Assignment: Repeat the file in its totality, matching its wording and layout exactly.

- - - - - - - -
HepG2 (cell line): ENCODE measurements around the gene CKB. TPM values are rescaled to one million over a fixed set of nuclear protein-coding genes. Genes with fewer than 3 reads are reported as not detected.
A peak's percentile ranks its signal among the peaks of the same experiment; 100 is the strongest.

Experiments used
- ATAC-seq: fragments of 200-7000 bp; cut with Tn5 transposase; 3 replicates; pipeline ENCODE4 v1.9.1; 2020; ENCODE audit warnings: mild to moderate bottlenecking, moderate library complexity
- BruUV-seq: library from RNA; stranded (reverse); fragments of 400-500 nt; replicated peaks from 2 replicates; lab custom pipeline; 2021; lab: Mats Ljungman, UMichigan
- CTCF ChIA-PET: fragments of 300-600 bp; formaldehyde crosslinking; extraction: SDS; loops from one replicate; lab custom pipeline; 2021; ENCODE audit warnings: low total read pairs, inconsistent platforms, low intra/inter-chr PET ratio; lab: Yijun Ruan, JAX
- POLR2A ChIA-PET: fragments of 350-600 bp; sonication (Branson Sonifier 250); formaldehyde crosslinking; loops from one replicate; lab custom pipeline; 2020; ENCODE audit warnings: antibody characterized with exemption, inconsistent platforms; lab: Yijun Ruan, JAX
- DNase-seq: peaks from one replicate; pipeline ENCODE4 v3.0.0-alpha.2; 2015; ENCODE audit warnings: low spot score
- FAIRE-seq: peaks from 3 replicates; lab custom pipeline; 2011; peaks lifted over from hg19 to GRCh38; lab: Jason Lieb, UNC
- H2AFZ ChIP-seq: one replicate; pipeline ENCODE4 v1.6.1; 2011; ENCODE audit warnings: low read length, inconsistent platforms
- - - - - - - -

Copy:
HepG2 (cell line): ENCODE measurements around the gene CKB. TPM values are rescaled to one million over a fixed set of nuclear protein-coding genes. Genes with fewer than 3 reads are reported as not detected.
A peak's percentile ranks its signal among the peaks of the same experiment; 100 is the strongest.

Experiments used
- ATAC-seq: fragments of 200-7000 bp; cut with Tn5 transposase; 3 replicates; pipeline ENCODE4 v1.9.1; 2020; ENCODE audit warnings: mild to moderate bottlenecking, moderate library complexity
- BruUV-seq: library from RNA; stranded (reverse); fragments of 400-500 nt; replicated peaks from 2 replicates; lab custom pipeline; 2021; lab: Mats Ljungman, UMichigan
- CTCF ChIA-PET: fragments of 300-600 bp; formaldehyde crosslinking; extraction: SDS; loops from one replicate; lab custom pipeline; 2021; ENCODE audit warnings: low total read pairs, inconsistent platforms, low intra/inter-chr PET ratio; lab: Yijun Ruan, JAX
- POLR2A ChIA-PET: fragments of 350-600 bp; sonication (Branson Sonifier 250); formaldehyde crosslinking; loops from one replicate; lab custom pipeline; 2020; ENCODE audit warnings: antibody characterized with exemption, inconsistent platforms; lab: Yijun Ruan, JAX
- DNase-seq: peaks from one replicate; pipeline ENCODE4 v3.0.0-alpha.2; 2015; ENCODE audit warnings: low spot score
- FAIRE-seq: peaks from 3 replicates; lab custom pipeline; 2011; peaks lifted over from hg19 to GRCh38; lab: Jason Lieb, UNC
- H2AFZ ChIP-seq: one replicate; pipeline ENCODE4 v1.6.1; 2011; ENCODE audit warnings: low read length, inconsistent platforms